United States District Court, S.D. Texas, Houston Division
MEMORANDUM OPINION AND ORDER
H. Miller Senior United States District Judge.
Juanita Eva Velasquez, proceeding pro se, filed a
motion to vacate, set aside, or correct her sentence under 28
U.S.C. § 2255. (Docket Entry No. 147.) The Government
filed a motion for summary judgment (Docket Entry No. 155),
to which Defendant filed a response (Docket Entry No. 156).
reviewed the section 2255 motion, the Government's motion
for summary judgment, the response, the record, and the
applicable law, the Court GRANTS the motion for summary
judgment and DISMISSES the section 2255 motion for the
reasons that follow.
pleaded guilty pursuant to a written plea agreement to
conspiracy to possess with intent to distribute over 500
grams of methamphetamine, in violation of 21 U.S.C.
§§ 841(a)(1), 841(b)(1)(A), and 846. (Docket Entry
No. 69.) The Court sentenced her on June 30, 2015, to 262
months' imprisonment. (Docket Entries No. 119; 129, pp.
24-26). Defendant filed a direct appeal, but the Fifth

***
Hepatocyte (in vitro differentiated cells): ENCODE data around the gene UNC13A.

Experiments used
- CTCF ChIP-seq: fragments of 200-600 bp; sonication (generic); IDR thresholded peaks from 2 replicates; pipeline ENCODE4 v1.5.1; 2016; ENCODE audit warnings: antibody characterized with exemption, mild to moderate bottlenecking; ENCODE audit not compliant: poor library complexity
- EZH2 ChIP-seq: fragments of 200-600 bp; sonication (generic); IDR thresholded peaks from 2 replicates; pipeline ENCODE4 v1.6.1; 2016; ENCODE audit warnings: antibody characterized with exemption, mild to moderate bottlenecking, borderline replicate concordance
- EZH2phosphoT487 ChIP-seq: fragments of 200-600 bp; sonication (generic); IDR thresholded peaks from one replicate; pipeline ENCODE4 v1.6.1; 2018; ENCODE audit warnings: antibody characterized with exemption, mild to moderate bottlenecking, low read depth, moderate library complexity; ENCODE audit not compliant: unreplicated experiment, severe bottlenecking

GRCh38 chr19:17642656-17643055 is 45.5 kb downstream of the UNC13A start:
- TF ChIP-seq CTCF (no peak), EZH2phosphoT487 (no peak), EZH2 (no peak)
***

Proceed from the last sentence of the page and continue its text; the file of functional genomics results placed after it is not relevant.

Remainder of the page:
Circuit Court of Appeals dismissed the appeal pursuant to the
waiver of appeal provision in the written plea agreement.
(Docket Entry No. 142.)
raises the following grounds for habeas relief under section
1. Counsel was ineffective in failing to move for downward
departure based on Defendant's assistance.
2. The Court denied Defendant due process by accepting her
plea without supporting facts.
3. The Government committed prosecutorial misconduct by
delaying sentencing and misleading Defendant into believing
she was receiving a downward departure.
4. Defendant is entitled to relief under Johnson v.
United States and Welch v. United States in
light of an unconstitutional residual clause.
5. Defendant's sentence violates her protections against
cruel and unusual punishment.
Government argues that these claims are barred by the
collateral review waiver provision in the written plea
agreement and/or are without merit.
there are four grounds upon which a defendant may move to
vacate, set aside, or correct his sentence pursuant to